• krupa 2009-05-06 12:13
    tm:
    I'm not convinced by this "good old coin-fed machines are better" argument. They may get mechanical failures, and someone WILL try to steal the money.


    The question is, "what do we mean by 'better'?".

    True, coin-operated machines suffer mechanical failures in the coin-accepter. And yes, people will try to steal the money either directly or just try to steal washes with fake coins.

    But at the same time, how many more points-of-failure do you introduce by (and I can't believe I'm saying this phrase) networking your washing machines? Also, how much personal information do they need to store on a server somewhere in order to properly charge you?

    It's probably more convenient to you, the customer, to call your washing machine but does that really make it 'better'?

  • krupa 2009-05-06 12:16
    operagost:
    krupa:


    2) The person charged with emptying machines can get robbed. This happened in my town so the laundromat went to prepaid cards that you bought/recharged at a kiosk with cash.

    So instead, the guy emptying the kiosk gets robbed?

    I figured someone would bring that up.

    The primary advantage is that you can *quickly* empty the kiosk. Emptying each machine takes much more time. I'm not saying the guy won't get robbed again, but he's probably lowered the odds quite a bit.
  • vtcodger 2009-05-06 12:21
    ***Chill out dude. I'm thinking that practically everyone has access to a Windows machine somewhere nearby, so why should I be expected to code for every oddball platform no one's ever seen before? ***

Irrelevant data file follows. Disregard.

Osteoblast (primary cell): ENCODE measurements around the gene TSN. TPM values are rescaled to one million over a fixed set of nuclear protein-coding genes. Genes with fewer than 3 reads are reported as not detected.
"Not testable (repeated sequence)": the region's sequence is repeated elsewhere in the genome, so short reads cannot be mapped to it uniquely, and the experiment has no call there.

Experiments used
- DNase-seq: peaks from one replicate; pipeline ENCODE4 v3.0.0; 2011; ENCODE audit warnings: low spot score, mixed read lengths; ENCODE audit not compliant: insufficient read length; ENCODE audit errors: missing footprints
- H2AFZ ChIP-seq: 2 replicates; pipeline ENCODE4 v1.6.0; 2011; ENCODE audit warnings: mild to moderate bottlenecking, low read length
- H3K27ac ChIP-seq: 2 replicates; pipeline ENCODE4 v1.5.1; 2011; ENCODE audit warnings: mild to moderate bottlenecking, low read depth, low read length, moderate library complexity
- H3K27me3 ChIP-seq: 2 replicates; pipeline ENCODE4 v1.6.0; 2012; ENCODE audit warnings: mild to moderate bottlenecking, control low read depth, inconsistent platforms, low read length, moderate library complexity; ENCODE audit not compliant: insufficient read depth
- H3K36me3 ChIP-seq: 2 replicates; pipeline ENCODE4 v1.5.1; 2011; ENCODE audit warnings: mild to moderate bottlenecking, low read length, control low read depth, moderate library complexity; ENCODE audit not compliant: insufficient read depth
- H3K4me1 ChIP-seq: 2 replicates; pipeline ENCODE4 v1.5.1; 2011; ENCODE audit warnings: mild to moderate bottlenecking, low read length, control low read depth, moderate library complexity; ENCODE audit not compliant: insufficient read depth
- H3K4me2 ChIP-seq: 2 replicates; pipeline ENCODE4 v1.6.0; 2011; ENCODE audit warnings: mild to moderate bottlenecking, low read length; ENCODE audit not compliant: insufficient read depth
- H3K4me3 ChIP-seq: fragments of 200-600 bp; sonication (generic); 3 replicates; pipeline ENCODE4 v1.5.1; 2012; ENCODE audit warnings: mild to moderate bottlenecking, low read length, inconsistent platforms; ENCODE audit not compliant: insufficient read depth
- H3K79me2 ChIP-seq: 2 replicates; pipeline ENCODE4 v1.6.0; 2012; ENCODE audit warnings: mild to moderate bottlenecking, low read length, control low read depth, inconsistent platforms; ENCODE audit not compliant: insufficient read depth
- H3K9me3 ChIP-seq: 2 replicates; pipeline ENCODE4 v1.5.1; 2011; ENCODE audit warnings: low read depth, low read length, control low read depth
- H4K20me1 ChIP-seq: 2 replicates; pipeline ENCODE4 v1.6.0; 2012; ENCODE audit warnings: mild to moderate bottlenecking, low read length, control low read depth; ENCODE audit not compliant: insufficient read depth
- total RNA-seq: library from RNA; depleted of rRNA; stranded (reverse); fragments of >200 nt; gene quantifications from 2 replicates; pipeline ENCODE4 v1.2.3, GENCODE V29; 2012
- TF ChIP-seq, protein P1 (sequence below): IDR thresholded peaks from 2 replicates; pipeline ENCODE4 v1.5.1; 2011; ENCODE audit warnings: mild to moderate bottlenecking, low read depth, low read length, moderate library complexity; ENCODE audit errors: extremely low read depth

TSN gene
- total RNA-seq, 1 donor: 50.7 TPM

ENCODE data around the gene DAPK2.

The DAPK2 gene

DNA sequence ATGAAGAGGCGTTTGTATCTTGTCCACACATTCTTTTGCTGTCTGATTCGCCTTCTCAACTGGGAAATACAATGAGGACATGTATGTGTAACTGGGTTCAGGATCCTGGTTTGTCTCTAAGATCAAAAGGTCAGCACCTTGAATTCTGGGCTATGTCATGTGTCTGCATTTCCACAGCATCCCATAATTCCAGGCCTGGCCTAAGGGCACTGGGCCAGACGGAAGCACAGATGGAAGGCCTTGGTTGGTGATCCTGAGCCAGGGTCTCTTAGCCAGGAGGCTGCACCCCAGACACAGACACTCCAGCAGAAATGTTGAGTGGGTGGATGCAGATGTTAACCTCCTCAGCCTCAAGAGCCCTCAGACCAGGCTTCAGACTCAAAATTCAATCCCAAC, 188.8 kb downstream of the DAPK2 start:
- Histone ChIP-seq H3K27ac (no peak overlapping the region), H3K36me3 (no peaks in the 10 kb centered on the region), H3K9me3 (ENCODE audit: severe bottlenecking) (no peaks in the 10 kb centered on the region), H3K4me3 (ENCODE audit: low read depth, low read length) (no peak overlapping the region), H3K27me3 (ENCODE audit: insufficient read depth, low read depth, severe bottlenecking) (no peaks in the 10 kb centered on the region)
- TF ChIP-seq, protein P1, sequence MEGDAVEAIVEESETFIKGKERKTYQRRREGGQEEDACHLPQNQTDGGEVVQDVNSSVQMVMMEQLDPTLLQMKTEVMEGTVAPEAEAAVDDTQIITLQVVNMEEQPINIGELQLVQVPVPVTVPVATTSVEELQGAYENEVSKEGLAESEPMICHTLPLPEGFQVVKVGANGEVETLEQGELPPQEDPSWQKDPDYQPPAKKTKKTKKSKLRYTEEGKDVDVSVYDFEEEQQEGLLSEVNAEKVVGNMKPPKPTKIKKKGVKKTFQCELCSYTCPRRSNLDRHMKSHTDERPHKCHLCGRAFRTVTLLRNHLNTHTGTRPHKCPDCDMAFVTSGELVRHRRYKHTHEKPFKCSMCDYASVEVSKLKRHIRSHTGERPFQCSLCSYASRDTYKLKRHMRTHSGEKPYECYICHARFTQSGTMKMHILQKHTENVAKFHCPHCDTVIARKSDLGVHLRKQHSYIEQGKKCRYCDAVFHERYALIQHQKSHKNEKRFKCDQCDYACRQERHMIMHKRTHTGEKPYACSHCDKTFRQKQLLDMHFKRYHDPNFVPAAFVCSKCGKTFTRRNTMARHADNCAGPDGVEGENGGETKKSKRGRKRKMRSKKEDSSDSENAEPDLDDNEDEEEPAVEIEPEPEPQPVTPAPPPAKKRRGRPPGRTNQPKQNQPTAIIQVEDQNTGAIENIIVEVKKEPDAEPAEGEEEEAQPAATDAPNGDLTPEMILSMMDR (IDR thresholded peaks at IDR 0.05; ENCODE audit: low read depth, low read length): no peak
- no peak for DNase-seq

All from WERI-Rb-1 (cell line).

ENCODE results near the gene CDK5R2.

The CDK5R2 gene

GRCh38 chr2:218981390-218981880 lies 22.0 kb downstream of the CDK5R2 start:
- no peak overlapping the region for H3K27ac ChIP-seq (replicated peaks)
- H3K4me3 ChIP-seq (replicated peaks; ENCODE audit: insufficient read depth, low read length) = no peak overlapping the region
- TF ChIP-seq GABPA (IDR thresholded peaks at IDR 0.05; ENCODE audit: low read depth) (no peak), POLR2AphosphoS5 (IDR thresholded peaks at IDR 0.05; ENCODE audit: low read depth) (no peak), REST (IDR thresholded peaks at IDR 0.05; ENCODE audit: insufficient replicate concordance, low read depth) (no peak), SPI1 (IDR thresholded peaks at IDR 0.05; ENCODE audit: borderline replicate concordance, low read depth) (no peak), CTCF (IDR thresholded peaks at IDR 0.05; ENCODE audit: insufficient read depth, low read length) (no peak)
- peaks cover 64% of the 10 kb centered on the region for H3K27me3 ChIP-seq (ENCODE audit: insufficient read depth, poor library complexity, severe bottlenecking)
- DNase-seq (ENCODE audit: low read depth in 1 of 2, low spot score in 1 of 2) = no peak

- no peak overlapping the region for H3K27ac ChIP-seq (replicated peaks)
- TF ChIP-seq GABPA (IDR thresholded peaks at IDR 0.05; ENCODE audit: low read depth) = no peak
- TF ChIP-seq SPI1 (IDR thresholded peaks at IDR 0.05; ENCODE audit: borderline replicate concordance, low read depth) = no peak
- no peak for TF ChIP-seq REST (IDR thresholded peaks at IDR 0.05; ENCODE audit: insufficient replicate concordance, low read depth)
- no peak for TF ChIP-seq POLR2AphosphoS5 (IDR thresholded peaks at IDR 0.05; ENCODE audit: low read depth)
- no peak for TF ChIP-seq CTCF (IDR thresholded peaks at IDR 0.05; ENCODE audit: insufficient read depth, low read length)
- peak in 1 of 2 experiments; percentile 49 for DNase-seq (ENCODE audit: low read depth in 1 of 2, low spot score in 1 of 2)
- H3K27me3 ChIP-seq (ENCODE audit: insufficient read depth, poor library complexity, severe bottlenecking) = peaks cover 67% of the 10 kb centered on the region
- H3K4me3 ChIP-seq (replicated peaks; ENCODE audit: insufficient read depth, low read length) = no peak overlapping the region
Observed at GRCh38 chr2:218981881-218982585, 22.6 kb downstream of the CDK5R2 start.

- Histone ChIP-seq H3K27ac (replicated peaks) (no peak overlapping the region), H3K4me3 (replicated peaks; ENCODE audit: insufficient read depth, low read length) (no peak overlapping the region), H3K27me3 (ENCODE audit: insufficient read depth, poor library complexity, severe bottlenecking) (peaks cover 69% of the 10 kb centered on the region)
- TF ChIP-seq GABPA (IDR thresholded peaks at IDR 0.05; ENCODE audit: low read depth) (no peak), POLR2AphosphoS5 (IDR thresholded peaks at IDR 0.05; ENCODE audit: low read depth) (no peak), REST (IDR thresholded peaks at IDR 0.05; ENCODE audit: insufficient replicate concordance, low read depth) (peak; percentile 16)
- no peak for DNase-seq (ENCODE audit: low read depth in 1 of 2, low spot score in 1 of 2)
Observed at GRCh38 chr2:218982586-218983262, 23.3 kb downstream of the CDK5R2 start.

I know this is a radical idea, but washing machine interfacing wouldn't seem to be rocket science exactly. Ten to one, someone who actually knows something about web page design can do the interface in standard W3C compliant HTML in about two hours. It would then be usable on just about any device that supports any web browser. Or via netcat for that matter for those who thinks browsers are too effeminate.

    ====

    BTW, In my youth, about 50 years ago, I actually repaired coin operated washing machines and driers for a while. I can't think of any respect in which they would not be superior to a computer based system.
  • Martin Milan 2009-05-06 12:21

    Chill out dude. I'm thinking that practically everyone has access to a Windows machine somewhere nearby, so why should I be expected to code for every oddball platform no one's ever seen before?


    No - of course you shouldn't. You shouldn't be coding for any particular platform, but rather to simply dish out lovely, clean, standards compliant HTML, CSS etc, and have it actually work on the market leading browser.

    And really, anyone who sniffs the browser to deny a user these days should be taken out and shot.

    Martin.
  • Matt S 2009-05-06 12:26
    Whatever happened to featured comments?
  • numbers wrong still 2009-05-06 12:27
    10^36 is not 42% larger than 10^26. It's a bit more. Like 1000000000000% more.


  • helix 2009-05-06 12:34
    Voodoo Coder:
    This is an insane case of over engineering...

    Seriously...wtf is wrong with putting a change machine up alongside a set of reliable quarter-fed laundry machines?

    There is a serious problem with what you are doing when you need to configure your washing machine with an IP address.



    why quarter fed machines in Oslo?
  • helix 2009-05-06 12:35
    Matt S:
    Whatever happened to featured comments?

    credit crunch
  • Some coder 2009-05-06 12:39
    Jonathan Levy:
    If the machines are always running, that's 100% efficiency.

    If for each hour's use, you have (on average) half an hour's idle time, isn't that 66% efficiency?


    I think you mean utilization not efficiency, unless these dryers don't use any energy.
  • Someone You Know 2009-05-06 12:43
    numbers wrong still:
    10^36 is not 42% larger than 10^26. It's a bit more. Like 1000000000000% more.


    Okay, but no one said it was. Roy was saying that 10^36 is 42% larger than 62^20.
  • Ratchetr 2009-05-06 12:50